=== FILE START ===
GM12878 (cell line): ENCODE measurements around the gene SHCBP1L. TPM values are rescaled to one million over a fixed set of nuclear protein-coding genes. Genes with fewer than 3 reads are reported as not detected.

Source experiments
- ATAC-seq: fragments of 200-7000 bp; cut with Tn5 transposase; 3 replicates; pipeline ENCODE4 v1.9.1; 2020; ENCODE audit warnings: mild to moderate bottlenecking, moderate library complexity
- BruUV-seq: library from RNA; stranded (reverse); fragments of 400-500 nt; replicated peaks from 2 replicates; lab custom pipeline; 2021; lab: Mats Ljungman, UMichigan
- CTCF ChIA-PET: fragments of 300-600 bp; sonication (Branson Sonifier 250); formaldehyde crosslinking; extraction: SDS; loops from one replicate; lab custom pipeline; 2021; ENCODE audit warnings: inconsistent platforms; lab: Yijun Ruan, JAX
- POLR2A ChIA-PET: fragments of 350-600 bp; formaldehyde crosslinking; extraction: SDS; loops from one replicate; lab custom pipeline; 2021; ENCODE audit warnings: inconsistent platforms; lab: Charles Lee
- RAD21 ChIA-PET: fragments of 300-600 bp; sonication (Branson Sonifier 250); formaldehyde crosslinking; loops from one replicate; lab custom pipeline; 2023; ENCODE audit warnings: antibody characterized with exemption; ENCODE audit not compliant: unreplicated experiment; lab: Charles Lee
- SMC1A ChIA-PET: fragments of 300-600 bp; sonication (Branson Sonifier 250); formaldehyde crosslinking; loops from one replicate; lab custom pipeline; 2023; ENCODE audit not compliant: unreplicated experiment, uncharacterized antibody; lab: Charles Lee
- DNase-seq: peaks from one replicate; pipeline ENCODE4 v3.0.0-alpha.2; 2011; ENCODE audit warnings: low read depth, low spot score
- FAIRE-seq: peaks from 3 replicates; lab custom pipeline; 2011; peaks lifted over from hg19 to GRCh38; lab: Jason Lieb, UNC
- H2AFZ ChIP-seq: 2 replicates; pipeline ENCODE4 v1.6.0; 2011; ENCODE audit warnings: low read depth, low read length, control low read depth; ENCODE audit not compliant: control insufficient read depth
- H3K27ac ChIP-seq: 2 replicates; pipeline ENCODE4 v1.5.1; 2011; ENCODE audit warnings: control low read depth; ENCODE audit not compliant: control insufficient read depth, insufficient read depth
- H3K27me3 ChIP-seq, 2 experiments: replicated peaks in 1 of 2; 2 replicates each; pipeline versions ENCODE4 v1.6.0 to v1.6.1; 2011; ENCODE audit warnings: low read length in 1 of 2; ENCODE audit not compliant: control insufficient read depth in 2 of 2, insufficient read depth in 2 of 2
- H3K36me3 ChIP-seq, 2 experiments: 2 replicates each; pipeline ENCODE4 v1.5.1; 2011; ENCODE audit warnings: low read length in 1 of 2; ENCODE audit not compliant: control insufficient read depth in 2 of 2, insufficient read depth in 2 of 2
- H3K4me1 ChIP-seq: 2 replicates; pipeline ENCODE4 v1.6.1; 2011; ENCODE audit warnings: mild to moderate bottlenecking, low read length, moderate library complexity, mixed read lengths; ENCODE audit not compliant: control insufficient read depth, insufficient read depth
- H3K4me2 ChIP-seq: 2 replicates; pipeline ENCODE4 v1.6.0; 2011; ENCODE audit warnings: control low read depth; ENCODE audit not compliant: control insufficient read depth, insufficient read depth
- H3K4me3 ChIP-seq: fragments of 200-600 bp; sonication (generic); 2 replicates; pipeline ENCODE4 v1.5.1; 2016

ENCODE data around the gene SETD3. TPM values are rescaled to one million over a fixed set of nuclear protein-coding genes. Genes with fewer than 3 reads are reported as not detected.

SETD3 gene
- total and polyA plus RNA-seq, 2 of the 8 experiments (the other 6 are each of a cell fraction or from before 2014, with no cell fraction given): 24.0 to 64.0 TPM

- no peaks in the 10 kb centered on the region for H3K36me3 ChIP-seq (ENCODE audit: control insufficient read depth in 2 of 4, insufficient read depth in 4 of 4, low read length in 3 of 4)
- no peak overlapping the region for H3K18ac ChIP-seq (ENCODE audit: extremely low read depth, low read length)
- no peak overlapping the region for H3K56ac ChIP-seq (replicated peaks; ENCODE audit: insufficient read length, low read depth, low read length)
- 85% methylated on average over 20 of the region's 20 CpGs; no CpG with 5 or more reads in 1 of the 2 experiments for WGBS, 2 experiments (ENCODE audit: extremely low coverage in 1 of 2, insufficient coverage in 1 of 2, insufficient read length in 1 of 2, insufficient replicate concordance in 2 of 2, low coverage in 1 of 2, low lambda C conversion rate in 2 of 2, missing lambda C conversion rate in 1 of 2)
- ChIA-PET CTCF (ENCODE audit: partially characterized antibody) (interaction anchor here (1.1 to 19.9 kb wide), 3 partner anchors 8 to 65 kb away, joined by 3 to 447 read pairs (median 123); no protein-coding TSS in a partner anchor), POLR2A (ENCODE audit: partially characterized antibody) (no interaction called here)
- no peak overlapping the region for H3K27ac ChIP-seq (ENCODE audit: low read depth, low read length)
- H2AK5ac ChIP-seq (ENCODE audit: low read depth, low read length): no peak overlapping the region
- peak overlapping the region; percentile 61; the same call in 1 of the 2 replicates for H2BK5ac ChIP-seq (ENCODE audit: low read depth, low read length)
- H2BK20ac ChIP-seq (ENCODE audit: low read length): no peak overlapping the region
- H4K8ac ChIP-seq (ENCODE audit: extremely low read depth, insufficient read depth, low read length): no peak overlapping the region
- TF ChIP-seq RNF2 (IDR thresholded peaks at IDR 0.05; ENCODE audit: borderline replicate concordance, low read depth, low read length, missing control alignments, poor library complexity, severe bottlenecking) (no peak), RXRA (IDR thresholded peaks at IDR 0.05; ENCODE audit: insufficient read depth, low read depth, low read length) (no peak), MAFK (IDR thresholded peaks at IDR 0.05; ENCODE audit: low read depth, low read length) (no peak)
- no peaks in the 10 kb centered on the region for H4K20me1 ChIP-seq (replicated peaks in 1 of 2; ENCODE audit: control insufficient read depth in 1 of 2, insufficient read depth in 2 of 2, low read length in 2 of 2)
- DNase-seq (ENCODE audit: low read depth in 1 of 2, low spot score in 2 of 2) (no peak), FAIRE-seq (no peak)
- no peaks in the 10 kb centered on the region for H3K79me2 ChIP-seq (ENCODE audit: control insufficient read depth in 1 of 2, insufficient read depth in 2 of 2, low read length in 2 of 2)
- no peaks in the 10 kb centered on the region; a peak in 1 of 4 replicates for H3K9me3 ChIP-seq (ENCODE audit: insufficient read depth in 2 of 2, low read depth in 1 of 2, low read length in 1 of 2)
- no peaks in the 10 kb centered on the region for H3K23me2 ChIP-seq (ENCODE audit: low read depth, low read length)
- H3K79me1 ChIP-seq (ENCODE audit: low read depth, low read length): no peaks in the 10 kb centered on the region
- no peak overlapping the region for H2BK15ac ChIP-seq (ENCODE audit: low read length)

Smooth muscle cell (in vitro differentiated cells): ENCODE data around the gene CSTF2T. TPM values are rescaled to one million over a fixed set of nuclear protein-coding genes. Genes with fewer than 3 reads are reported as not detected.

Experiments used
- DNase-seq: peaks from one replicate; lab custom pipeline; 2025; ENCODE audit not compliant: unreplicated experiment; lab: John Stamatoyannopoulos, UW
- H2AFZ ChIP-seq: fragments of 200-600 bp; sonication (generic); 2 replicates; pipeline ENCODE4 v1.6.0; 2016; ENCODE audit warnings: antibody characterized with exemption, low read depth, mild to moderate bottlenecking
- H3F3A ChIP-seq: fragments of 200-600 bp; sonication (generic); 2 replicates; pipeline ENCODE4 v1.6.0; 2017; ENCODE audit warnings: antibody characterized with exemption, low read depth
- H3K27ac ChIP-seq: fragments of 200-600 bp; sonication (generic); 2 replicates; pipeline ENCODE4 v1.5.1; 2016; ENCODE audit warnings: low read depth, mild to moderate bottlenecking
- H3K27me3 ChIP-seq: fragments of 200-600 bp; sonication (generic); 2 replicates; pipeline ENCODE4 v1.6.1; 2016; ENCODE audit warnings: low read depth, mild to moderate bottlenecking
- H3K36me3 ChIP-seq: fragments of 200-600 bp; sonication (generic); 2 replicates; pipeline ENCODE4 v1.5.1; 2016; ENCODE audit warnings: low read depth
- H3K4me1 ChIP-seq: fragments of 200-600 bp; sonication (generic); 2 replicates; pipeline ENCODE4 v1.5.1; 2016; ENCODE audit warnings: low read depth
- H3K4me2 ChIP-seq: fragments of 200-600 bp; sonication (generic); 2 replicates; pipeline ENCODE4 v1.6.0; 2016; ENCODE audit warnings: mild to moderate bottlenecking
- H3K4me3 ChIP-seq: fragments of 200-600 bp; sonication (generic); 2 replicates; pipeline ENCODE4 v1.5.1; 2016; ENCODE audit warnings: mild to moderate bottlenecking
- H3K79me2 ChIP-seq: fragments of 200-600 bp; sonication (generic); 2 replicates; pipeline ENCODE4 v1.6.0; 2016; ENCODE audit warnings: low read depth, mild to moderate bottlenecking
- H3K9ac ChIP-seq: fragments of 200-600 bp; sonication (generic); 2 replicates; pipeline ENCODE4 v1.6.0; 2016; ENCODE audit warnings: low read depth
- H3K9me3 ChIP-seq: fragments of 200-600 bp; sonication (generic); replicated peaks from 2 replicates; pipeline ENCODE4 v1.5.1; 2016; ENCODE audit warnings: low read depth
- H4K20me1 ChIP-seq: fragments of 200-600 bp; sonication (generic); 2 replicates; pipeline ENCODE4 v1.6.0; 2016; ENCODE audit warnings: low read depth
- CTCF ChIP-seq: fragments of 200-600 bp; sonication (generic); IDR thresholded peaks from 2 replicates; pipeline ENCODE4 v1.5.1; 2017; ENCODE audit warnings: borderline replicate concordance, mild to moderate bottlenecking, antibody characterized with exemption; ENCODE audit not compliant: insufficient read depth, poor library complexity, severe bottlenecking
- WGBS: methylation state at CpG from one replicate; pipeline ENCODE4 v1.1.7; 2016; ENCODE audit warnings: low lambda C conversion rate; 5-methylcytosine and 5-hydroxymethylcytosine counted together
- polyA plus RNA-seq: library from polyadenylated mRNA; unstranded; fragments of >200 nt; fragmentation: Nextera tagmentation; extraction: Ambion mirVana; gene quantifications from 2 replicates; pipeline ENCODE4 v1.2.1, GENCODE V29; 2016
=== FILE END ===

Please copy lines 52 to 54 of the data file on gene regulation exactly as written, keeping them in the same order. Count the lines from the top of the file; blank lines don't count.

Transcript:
- H3K9me3 ChIP-seq: fragments of 200-600 bp; sonication (generic); replicated peaks from 2 replicates; pipeline ENCODE4 v1.5.1; 2016; ENCODE audit warnings: low read depth
- H4K20me1 ChIP-seq: fragments of 200-600 bp; sonication (generic); 2 replicates; pipeline ENCODE4 v1.6.0; 2016; ENCODE audit warnings: low read depth
- CTCF ChIP-seq: fragments of 200-600 bp; sonication (generic); IDR thresholded peaks from 2 replicates; pipeline ENCODE4 v1.5.1; 2017; ENCODE audit warnings: borderline replicate concordance, mild to moderate bottlenecking, antibody characterized with exemption; ENCODE audit not compliant: insufficient read depth, poor library complexity, severe bottlenecking